Launch 48 Faculty Blog

Doug Caldwell

Doug Caldwell

I read an interesting article on BBC’s website recently, where some young UK musicians were complaining, yes complaining, about their inability to make music. Why? Simply, because, they have to spend more time than they would prefer, on social media. Sounds incongruous? Let’s look at their complaints/the problem a tad closer…

First off, since the internet and social media has exploded in the first two decades of the 21st Century, the norm (it seems) is more and more song writing musicians began to shy away from the idea of signing to a label (Major label or Major Indie) and in place have formed their own ‘vanity’ labels, then utilizing the web and social media to help promote their music/label, whether it be on a personal website, blog, Facebook, Twitter, Instagram, etc.. Okay, that’s fair, after all, the history of Major labels (the big baddies) has left most everyone with a perception of their reputation of unfairness, lack of commitment or plainly put, being too big for their britches, so if I was a young musician making recordings I might be reticent to sign with a Major Label. Now comes the tricky part…

So, now you have your own label, your own recordings and now you need to promote AND sell it. To promote your own recordings and labels, the first and most obvious step would be to establish a Facebook page, a Twitter or Instagram account. Easy enough, huh? Now comes the hard part – maintaining the profile and connection with your fans. I am sure there are some musicians who revel in this ability to connect with fans, no matter how trivial or superficial it may be, like the Katy Perry, Rhianna or Miley Cyrus type of celebrities. After all, THEY are signed to Major Label deals. Then you have the lower end spectrum of the of the musicians’ circle, the ones who have their own vanity labels and ‘do it for themselves’. This where the BBC article, I speak about, comes in. So many of these musicians, it seems, now have to spend MORE time maintaining their web presence & social media profile and ‘connecting’ with fans, and therefore have less time to create music – the one thing that got them started in music in the first place. At the risk of sounding like some old fart, ‘back in my day’, most (REAL) musicians spent hours a day practicing their craft of playing and writing music. The profiling, promotion and selling of them and their music was the responsibility of the label (and still is).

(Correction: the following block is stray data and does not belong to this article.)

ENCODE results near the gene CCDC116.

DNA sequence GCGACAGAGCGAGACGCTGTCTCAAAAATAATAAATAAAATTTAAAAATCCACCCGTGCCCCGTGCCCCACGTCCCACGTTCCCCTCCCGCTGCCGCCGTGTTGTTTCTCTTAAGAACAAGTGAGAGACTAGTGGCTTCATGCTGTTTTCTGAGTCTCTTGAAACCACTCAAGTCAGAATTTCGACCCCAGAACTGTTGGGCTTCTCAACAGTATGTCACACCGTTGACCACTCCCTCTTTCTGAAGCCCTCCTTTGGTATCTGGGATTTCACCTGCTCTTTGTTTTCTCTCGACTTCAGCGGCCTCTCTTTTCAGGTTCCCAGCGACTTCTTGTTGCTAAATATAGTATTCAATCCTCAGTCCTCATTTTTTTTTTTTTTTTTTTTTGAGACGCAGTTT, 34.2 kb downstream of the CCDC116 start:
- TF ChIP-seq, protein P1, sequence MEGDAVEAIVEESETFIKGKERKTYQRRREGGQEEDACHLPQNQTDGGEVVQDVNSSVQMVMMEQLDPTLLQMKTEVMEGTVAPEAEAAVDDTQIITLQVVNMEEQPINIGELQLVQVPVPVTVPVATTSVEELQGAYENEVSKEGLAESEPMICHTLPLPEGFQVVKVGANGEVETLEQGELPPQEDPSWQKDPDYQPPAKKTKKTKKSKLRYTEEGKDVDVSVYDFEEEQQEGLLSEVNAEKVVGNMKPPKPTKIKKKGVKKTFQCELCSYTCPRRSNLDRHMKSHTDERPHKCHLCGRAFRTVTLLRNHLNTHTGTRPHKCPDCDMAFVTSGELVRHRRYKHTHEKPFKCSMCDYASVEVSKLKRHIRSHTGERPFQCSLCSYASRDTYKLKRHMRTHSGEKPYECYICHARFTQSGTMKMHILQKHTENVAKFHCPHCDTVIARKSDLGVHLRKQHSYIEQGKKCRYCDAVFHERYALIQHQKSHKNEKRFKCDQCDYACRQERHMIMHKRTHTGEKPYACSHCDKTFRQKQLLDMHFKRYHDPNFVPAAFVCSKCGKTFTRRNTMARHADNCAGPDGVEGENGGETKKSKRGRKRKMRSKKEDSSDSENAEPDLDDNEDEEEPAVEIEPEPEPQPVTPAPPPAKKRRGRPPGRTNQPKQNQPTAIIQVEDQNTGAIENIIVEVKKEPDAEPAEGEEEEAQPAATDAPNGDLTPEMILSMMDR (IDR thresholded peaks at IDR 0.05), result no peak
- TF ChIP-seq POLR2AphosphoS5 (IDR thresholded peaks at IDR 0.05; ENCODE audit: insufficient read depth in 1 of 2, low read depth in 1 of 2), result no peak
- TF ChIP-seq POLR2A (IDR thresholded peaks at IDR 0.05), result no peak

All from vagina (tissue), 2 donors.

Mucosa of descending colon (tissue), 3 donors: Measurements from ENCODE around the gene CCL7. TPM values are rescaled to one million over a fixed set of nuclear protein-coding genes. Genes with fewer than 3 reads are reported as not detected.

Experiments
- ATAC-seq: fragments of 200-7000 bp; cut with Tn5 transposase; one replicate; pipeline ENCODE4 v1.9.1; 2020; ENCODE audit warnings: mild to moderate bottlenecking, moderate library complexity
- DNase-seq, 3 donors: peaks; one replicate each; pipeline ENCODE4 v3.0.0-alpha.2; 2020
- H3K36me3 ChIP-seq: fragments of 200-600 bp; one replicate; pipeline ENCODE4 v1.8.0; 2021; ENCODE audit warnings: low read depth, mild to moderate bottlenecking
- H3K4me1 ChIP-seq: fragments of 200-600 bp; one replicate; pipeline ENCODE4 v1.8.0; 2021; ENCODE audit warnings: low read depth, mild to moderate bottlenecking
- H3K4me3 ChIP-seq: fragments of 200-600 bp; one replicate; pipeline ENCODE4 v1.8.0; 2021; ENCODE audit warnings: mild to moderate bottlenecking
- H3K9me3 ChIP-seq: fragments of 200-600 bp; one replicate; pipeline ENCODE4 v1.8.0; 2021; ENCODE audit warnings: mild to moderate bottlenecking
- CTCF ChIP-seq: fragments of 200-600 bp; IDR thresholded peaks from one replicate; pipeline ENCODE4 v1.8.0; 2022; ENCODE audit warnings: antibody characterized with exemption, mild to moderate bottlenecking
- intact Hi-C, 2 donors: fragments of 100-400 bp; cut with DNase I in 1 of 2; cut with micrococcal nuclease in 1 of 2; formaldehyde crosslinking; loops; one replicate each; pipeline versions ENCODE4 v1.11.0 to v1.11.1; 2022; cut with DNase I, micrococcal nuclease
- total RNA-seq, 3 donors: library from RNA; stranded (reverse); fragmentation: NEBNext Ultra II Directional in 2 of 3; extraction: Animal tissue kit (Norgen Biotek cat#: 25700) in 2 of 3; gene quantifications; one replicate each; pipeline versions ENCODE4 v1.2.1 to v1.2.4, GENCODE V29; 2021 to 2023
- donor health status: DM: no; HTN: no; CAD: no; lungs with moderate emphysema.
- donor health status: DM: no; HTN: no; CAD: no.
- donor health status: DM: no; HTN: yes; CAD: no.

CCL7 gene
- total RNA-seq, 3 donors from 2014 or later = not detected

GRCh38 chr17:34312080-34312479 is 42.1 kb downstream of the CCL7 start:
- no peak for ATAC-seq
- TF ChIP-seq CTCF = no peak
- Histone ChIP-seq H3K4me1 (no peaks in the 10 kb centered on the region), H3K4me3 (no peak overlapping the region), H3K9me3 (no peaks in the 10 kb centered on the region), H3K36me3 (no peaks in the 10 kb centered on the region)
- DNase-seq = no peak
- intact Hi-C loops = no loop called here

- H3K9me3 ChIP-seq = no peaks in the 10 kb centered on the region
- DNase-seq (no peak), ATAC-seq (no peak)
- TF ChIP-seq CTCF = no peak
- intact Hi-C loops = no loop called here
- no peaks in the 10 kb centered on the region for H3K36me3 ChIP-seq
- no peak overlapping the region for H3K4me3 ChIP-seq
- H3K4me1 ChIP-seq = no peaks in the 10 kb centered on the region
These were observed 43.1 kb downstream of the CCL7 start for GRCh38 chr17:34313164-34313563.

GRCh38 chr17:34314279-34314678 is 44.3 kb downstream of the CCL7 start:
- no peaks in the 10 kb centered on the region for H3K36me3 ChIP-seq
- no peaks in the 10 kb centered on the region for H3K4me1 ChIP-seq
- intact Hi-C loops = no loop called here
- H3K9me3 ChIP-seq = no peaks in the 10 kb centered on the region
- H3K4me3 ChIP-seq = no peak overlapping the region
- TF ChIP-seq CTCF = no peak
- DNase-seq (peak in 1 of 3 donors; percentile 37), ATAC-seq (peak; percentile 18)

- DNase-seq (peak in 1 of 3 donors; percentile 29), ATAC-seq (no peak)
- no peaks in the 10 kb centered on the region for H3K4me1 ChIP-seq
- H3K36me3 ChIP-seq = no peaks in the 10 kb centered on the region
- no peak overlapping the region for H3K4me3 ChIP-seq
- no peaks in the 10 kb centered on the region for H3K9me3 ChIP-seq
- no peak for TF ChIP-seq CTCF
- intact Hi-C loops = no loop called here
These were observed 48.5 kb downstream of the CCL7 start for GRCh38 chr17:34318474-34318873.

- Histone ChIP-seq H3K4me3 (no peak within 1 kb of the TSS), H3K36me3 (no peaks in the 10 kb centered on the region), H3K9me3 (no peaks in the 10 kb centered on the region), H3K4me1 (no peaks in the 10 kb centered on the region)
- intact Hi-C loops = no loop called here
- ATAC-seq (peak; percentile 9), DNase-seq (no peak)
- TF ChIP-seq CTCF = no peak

Thorny Bleeder Article on Social Media Markeitng in Songwriters Magazine

So now, we appear to be at some form of crossroad. Damned if you do and damned if you don’t, so to speak. As an Indie artist, if you fail at maintaining your web presence or social media affiliation with fans, you run the risk of having almost no profile. In fact, I know of many artists who don’t do this and they do, indeed, suffer for it. They have less ‘followers’, which in turn means less people are aware by virtue of ‘Likes’ or by re-tweeting or forwarding links to their sites and/or music. But they continue to make more music, since they have the extra time.

So, what’s the solution? I don’t really think there is one firm solution. It is almost more of a compromise, of sorts. Almost killing two birds with one stone. Some artists, I know, will keep regular updates on social media of their song writing process. Some musicians/bands stream their rehearsals or song writing sessions. Some have even ran promotions to invite fans to their recording sessions. Some have even gone so far as to solicit fans for lyrical content as a promotion – hence, the fan gets their name on a song credit (albeit, having the fan sign some legal document indicating a foregoing payment of royalties or rarely on a official release and more than likely on a obscure ‘throwaway’ song that gets streamed on the artists website or Facebook page, thereby limiting any chance of paying out monies to the fan). Again, I repeat, these are not solutions, just a form of compromising to an growing & ongoing ‘problem’.

Keep in mind, too, that the nature and habits of the music consuming public has changed dramatically in the past 10 years. Less are buying, while more are in favor of ‘streaming’ (is this a sign of their inability to maintain any deep attention span?)

So, in closing, I just want to remind the multitude of young musicians who dare to ‘go it on their own’ that it will take a LOT of work, on their part, to maintain their web presence & social media profiles AND make satisfactory music. More than you may initially think!

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